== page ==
SLICS – Short Lived Isotope Counting Services

Principles of Lead-210 dating

To understand how lead-210 (210Pb) dating works, one must first understand “radioactive equilibria” vs. “radioactive disequilibria”.  Uranium-238 (238U) is a good isotope to use in describing this phenomenon.  It not only has a long decay series, but is ultimately the origin of lead-210.  Uranium-238 accounts for more than 99% of all uranium on the planet (natural abundance = 99.27%).  Uranium-235 and Uranium-234 account for the very small remainder.  It is distributed throughout the earths crust in small quantities but is also found highly concentrated in certain minerals (e.g. uraninite) and phosphate rock deposits.  It has a half-life of 4.47 billion years and is ubiquitous to the biosphere.

The 238U decays series includes 15 isotopes, ultimately ending with 206Pb. It is said to be in “equilibrium” when each successive isotope within the decay series has the same activity. This will only occur when each successive isotope is bound, quantitatively, to the decay series production. This criteria is readily achieved in a closed system (e.g. rock matrix).  “Disequilibrium” occurs when any one of the isotopes within the decay series is lost (or added), in whole or part.  For uranium-238, disequilibrium is highly probable since the 7th daughter product in the decay series is a gas which can escape, radon-222 (222Rn).  In the case of lead-210 dating, it is the disequilibrium caused by radon-222 loss that makes an age approximation possible. Radon-222 is the immediate parent of lead-210, and its removal or addition to a given ecosystem will ultimately lead to an excess or depletion of lead-210 within another.  Using its half-life and other environmental criteria, an age assessment can be made.

Lead-210, with a half-life of 22.3 years, is an ideal chronometer for most ecosystem studies where changes have occurred within the last century.  Its capacity to provide age information, especially with regards to sedimentation rate, in recent depositional environments provides an excellent tool for assessing recent natural and socio-geographic impacts in depositional systems.  The optimal material for lead-210 is undisturbed sediments (e.g. low enery lake sediments) under-going a constant rate of deposition.  More is discussed on this below.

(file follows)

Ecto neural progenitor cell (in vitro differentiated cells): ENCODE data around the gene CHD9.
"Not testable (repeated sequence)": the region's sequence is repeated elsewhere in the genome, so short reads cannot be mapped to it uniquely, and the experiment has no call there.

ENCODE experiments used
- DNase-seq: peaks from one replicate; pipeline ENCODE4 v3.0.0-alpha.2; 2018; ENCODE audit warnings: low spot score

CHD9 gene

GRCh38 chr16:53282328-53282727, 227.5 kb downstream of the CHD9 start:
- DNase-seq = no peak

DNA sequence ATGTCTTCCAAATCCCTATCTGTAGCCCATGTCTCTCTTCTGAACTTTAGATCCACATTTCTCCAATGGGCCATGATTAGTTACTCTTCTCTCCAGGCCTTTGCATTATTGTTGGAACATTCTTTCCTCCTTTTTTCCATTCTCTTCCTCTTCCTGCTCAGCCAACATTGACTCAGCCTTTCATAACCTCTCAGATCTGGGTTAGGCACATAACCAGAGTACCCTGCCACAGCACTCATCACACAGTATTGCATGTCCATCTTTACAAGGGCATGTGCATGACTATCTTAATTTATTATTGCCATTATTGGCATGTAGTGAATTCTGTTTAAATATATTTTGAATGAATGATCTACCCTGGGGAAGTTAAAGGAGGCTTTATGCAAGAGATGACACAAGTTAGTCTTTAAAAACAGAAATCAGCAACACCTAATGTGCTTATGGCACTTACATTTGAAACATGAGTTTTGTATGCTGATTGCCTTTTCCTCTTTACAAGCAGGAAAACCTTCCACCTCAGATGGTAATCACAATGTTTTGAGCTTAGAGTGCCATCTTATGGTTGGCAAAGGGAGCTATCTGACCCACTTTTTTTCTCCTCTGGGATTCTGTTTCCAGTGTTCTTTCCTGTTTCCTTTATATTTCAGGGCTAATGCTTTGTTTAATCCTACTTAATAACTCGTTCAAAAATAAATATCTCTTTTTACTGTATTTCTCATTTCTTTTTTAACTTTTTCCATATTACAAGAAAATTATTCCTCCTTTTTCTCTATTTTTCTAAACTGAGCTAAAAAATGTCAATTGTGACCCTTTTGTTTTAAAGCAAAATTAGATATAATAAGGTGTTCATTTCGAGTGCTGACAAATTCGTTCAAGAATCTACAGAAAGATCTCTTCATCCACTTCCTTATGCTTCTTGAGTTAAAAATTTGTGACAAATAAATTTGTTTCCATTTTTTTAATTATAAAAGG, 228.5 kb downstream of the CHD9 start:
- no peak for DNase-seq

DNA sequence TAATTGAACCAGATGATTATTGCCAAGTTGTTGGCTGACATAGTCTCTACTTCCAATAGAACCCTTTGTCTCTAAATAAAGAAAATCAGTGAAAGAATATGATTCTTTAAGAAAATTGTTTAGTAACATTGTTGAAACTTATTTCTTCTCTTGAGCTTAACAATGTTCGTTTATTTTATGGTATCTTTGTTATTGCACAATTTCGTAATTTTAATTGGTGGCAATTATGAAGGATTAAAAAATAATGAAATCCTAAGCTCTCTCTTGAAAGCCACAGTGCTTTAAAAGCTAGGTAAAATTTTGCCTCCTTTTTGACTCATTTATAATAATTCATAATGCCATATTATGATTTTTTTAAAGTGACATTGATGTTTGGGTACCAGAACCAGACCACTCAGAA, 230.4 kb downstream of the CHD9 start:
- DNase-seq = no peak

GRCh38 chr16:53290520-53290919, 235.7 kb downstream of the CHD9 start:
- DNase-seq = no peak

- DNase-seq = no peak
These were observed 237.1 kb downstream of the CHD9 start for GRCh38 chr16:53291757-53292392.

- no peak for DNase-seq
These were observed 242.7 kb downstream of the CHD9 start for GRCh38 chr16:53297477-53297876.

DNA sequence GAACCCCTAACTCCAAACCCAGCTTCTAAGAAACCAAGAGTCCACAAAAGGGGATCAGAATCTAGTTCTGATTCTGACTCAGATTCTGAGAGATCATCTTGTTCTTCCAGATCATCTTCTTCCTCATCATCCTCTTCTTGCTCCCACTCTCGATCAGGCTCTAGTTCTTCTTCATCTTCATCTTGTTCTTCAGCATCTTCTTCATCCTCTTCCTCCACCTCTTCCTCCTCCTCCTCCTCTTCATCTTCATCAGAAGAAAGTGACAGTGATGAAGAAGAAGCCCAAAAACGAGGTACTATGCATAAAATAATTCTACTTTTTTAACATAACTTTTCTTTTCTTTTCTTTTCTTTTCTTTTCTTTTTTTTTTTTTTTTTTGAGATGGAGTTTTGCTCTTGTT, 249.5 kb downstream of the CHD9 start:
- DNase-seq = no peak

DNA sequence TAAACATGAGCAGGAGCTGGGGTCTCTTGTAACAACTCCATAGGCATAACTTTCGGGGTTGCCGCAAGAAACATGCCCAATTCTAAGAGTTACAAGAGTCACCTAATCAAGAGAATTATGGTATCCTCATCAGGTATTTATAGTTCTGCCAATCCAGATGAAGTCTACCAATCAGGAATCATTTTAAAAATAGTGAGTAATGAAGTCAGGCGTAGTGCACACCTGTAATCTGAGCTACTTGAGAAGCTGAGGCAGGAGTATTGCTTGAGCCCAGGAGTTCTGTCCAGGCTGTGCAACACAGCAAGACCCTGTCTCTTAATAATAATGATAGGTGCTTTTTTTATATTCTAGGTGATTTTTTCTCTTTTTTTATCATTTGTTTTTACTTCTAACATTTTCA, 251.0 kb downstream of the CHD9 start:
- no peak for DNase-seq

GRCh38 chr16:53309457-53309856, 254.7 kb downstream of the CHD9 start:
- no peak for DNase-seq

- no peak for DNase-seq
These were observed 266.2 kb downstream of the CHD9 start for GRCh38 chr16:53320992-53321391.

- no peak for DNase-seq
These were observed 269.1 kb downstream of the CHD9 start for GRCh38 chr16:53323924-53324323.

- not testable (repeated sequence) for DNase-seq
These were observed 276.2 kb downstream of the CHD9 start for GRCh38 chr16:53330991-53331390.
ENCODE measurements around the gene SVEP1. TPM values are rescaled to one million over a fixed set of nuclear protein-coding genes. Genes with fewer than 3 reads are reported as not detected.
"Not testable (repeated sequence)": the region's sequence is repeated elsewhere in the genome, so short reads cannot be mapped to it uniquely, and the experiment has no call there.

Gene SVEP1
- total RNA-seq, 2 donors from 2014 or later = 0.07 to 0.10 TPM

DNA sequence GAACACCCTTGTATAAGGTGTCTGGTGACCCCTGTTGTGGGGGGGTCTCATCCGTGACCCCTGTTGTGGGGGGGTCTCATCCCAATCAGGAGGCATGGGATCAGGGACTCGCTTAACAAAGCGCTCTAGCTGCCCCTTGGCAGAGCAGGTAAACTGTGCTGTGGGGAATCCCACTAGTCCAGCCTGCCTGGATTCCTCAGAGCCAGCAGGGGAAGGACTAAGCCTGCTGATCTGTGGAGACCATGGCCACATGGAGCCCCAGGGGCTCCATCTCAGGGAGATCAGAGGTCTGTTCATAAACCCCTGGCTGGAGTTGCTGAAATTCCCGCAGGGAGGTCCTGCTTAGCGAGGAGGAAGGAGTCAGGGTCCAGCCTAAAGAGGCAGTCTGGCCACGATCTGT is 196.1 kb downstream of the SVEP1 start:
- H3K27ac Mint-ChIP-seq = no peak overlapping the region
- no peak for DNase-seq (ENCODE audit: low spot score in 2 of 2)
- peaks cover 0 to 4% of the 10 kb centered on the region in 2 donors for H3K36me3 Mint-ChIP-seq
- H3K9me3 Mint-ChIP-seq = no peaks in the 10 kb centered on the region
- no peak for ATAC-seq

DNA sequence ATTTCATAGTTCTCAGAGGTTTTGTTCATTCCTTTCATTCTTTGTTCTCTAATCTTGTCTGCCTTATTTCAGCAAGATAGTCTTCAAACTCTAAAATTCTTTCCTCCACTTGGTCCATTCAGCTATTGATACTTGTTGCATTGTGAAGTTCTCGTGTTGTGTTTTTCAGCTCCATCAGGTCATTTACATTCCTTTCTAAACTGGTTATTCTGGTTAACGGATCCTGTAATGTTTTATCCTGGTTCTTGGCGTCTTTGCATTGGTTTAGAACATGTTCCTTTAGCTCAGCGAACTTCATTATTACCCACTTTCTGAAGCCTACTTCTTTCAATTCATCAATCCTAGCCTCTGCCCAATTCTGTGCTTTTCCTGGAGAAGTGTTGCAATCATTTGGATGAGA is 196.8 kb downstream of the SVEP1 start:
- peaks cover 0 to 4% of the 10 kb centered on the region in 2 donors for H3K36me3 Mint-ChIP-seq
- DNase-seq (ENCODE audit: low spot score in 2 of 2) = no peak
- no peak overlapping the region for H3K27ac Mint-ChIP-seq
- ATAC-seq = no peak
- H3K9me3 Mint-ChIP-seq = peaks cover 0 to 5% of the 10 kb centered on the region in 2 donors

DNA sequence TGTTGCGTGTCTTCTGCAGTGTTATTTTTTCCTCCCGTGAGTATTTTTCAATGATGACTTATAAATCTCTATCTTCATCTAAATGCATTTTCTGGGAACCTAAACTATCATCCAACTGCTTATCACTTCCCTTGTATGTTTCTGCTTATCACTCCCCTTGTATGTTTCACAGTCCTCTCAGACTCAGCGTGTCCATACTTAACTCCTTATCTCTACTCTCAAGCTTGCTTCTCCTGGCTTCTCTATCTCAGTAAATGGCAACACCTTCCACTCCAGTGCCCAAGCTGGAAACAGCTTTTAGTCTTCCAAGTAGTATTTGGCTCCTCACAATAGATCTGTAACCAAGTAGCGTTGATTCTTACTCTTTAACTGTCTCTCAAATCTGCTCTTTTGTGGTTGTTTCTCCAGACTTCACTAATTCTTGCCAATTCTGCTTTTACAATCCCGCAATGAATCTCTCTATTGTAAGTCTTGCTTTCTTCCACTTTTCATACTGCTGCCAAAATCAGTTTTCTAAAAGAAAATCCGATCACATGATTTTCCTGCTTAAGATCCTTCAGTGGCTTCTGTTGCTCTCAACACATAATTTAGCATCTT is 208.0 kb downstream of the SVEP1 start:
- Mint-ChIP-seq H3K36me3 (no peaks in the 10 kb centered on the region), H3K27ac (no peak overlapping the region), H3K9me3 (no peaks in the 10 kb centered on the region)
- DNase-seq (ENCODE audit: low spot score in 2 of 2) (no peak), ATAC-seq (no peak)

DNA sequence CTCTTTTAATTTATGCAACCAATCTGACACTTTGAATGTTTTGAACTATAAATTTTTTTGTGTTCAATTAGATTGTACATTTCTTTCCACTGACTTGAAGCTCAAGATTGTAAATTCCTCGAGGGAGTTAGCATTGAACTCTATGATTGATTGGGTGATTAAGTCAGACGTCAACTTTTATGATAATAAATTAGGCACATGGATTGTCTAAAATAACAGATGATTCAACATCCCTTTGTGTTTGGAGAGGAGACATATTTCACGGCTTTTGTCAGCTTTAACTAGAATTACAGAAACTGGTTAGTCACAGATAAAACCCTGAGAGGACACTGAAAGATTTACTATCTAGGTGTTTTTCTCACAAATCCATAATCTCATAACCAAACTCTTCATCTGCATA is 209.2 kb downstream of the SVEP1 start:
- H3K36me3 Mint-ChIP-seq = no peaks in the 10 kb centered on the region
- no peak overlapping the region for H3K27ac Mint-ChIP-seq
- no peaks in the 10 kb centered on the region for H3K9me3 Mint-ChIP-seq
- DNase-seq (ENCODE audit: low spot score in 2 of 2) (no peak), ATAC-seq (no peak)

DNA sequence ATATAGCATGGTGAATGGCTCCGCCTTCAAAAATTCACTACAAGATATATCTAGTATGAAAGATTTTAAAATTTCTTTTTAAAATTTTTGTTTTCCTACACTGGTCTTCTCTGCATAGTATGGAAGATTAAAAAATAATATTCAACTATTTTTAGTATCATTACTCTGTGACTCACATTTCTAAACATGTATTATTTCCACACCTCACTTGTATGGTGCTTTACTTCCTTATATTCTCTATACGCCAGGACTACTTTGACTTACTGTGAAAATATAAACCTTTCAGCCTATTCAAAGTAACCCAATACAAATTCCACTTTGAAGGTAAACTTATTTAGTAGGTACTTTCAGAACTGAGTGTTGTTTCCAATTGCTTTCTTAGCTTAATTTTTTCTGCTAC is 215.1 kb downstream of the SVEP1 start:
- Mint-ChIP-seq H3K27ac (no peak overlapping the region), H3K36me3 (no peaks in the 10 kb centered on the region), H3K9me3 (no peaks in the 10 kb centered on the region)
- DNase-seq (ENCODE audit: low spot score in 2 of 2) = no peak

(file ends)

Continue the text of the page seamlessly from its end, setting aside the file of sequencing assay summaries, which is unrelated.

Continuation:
In nature, the uranium-238 series is broken by the diffusion of radon-222 from minerals exposed at the earth’s surface. Radon-222 escapes into the atmosphere at a rate of ≈ 42 atoms per minute per square centimeter of land surface.  With a half-life of 3.8 days, radon-222 decays through a series of very short half-life isotopes to lead-210. This process produces excess lead-210 in the atmosphere and subsequently the hydrosphere.  The lead-210 is rapidly adsorbed onto or incorporated in particulate material within on-going depositional systems. This produces excess lead-210 over that lead-210 in equilibrium with ambient radium-226 already within the sediments.  It is the measurement and interpretation of this excess lead-210 that provides for age assessment.

Three models commonly used to estimate the ages of sediments with lead-210 are:

CF:CS (Constant Flux : Constant Sedimentation)

CRS (Constant Rate of Supply)

CIC (Constant Initial Concentration)

(For in-depth critique and descriptions of these models see Robbins (1978) and Oldfield and Appleby (1984).

The selection of which model to used is subjective and should be based on criteria defined by the sedimentary system being studied.  Other mathematical models have been described, but these are computationally intense requiring a large amount of computer time (Carroll and others, 1995).

CF:CS (Constant Flux : Constant Sedimentation)